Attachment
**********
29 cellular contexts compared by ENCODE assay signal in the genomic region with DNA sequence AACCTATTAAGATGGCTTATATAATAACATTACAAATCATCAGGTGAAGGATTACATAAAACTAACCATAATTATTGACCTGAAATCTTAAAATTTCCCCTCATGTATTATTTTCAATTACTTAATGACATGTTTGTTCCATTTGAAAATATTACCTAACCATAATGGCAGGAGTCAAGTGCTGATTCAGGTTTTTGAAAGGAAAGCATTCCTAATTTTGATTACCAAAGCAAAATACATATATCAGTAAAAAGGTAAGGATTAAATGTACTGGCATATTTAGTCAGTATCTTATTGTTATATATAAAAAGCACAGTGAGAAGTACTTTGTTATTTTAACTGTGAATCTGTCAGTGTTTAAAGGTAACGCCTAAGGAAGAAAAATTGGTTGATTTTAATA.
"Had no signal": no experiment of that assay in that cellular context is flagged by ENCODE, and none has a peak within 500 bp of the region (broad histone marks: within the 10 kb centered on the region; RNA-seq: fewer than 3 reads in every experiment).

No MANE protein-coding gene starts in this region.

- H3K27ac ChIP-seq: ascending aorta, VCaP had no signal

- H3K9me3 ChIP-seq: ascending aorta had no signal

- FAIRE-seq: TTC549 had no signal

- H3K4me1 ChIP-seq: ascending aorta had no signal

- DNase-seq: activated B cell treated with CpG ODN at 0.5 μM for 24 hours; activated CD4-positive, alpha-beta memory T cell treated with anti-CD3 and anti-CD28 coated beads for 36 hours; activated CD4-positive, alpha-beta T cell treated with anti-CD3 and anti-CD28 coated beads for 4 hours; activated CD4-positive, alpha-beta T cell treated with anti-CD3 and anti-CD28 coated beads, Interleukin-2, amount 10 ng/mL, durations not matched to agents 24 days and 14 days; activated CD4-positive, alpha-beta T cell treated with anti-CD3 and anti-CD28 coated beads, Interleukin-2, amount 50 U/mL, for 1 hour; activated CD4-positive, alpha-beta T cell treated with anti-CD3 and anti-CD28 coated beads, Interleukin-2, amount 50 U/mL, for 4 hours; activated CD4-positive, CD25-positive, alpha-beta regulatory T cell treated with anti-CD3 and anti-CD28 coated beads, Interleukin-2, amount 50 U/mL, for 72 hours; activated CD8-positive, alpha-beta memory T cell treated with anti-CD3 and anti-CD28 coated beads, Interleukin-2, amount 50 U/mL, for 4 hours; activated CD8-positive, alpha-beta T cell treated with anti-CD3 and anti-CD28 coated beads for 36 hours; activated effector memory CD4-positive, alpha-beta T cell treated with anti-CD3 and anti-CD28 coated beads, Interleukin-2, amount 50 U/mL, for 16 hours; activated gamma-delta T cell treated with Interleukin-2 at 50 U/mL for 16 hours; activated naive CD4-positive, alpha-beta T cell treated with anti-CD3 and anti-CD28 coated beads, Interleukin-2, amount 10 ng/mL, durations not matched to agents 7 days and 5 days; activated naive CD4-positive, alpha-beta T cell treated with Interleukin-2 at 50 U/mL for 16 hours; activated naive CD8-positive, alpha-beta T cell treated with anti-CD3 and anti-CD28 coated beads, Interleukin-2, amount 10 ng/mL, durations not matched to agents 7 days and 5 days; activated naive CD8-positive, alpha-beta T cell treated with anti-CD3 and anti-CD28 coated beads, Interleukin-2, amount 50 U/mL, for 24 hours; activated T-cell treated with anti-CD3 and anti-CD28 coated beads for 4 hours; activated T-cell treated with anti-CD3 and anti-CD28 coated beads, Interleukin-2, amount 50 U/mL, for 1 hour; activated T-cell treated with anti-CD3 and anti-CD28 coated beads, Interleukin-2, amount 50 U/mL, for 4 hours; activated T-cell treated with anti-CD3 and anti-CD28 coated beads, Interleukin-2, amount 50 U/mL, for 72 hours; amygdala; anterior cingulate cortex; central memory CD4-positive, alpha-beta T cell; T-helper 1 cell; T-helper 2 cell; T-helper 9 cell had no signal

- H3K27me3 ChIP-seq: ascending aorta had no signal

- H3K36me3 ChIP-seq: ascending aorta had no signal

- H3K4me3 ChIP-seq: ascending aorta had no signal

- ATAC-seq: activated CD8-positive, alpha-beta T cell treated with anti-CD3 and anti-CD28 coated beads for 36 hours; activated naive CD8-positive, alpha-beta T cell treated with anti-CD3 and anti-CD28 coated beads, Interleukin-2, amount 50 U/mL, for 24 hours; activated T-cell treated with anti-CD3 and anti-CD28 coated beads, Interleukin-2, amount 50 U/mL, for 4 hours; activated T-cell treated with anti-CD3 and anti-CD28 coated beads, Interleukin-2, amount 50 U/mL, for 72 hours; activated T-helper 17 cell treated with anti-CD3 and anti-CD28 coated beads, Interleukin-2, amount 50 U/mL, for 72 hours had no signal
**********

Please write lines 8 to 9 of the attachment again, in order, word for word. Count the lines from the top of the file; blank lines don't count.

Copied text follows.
- DNase-seq: activated B cell treated with CpG ODN at 0.5 μM for 24 hours; activated CD4-positive, alpha-beta memory T cell treated with anti-CD3 and anti-CD28 coated beads for 36 hours; activated CD4-positive, alpha-beta T cell treated with anti-CD3 and anti-CD28 coated beads for 4 hours; activated CD4-positive, alpha-beta T cell treated with anti-CD3 and anti-CD28 coated beads, Interleukin-2, amount 10 ng/mL, durations not matched to agents 24 days and 14 days; activated CD4-positive, alpha-beta T cell treated with anti-CD3 and anti-CD28 coated beads, Interleukin-2, amount 50 U/mL, for 1 hour; activated CD4-positive, alpha-beta T cell treated with anti-CD3 and anti-CD28 coated beads, Interleukin-2, amount 50 U/mL, for 4 hours; activated CD4-positive, CD25-positive, alpha-beta regulatory T cell treated with anti-CD3 and anti-CD28 coated beads, Interleukin-2, amount 50 U/mL, for 72 hours; activated CD8-positive, alpha-beta memory T cell treated with anti-CD3 and anti-CD28 coated beads, Interleukin-2, amount 50 U/mL, for 4 hours; activated CD8-positive, alpha-beta T cell treated with anti-CD3 and anti-CD28 coated beads for 36 hours; activated effector memory CD4-positive, alpha-beta T cell treated with anti-CD3 and anti-CD28 coated beads, Interleukin-2, amount 50 U/mL, for 16 hours; activated gamma-delta T cell treated with Interleukin-2 at 50 U/mL for 16 hours; activated naive CD4-positive, alpha-beta T cell treated with anti-CD3 and anti-CD28 coated beads, Interleukin-2, amount 10 ng/mL, durations not matched to agents 7 days and 5 days; activated naive CD4-positive, alpha-beta T cell treated with Interleukin-2 at 50 U/mL for 16 hours; activated naive CD8-positive, alpha-beta T cell treated with anti-CD3 and anti-CD28 coated beads, Interleukin-2, amount 10 ng/mL, durations not matched to agents 7 days and 5 days; activated naive CD8-positive, alpha-beta T cell treated with anti-CD3 and anti-CD28 coated beads, Interleukin-2, amount 50 U/mL, for 24 hours; activated T-cell treated with anti-CD3 and anti-CD28 coated beads for 4 hours; activated T-cell treated with anti-CD3 and anti-CD28 coated beads, Interleukin-2, amount 50 U/mL, for 1 hour; activated T-cell treated with anti-CD3 and anti-CD28 coated beads, Interleukin-2, amount 50 U/mL, for 4 hours; activated T-cell treated with anti-CD3 and anti-CD28 coated beads, Interleukin-2, amount 50 U/mL, for 72 hours; amygdala; anterior cingulate cortex; central memory CD4-positive, alpha-beta T cell; T-helper 1 cell; T-helper 2 cell; T-helper 9 cell had no signal

- H3K27me3 ChIP-seq: ascending aorta had no signal